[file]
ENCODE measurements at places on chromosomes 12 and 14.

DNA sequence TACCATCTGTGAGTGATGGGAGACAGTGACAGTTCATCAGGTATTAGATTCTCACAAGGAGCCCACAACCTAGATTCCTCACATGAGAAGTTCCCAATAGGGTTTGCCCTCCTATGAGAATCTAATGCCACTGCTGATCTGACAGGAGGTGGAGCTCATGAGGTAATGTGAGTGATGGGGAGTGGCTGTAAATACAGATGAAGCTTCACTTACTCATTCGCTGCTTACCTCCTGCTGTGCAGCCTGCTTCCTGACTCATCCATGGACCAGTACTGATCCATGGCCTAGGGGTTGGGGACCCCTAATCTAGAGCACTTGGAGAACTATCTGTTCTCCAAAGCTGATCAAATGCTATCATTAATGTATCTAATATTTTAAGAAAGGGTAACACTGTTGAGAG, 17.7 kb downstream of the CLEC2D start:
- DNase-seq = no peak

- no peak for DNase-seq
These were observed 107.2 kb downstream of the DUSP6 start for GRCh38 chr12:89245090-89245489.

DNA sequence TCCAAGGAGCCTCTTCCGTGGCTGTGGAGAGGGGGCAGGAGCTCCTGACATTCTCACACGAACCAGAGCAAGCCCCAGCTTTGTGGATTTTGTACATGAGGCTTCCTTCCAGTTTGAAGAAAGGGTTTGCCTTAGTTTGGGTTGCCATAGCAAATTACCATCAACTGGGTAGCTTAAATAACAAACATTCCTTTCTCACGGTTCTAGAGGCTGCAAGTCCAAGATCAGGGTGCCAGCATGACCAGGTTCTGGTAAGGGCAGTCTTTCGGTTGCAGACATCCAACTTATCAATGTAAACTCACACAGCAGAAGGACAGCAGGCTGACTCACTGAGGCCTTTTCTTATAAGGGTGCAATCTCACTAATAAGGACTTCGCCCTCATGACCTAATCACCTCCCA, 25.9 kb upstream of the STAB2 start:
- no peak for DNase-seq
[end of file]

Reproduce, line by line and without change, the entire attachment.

ENCODE measurements at places on chromosomes 12 and 14.

DNA sequence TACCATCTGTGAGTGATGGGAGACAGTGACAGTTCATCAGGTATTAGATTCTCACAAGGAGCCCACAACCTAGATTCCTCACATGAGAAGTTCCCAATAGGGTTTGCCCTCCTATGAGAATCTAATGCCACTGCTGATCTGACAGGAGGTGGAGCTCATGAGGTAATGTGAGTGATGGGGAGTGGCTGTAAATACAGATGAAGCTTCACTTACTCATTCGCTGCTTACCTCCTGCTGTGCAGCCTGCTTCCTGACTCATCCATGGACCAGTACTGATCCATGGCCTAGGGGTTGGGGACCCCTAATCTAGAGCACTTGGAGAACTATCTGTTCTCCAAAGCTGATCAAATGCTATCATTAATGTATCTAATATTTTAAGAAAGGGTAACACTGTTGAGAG, 17.7 kb downstream of the CLEC2D start:
- DNase-seq = no peak

- no peak for DNase-seq
These were observed 107.2 kb downstream of the DUSP6 start for GRCh38 chr12:89245090-89245489.

DNA sequence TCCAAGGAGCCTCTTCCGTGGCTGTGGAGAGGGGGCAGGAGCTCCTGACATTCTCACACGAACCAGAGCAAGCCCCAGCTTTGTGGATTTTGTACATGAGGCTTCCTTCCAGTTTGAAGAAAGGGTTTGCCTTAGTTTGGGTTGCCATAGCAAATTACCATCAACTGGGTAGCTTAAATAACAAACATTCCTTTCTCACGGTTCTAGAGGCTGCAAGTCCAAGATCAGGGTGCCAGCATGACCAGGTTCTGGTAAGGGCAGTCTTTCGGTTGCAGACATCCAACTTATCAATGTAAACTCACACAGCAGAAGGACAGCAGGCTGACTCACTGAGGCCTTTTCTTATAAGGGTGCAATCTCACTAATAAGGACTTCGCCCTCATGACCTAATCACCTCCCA, 25.9 kb upstream of the STAB2 start:
- no peak for DNase-seq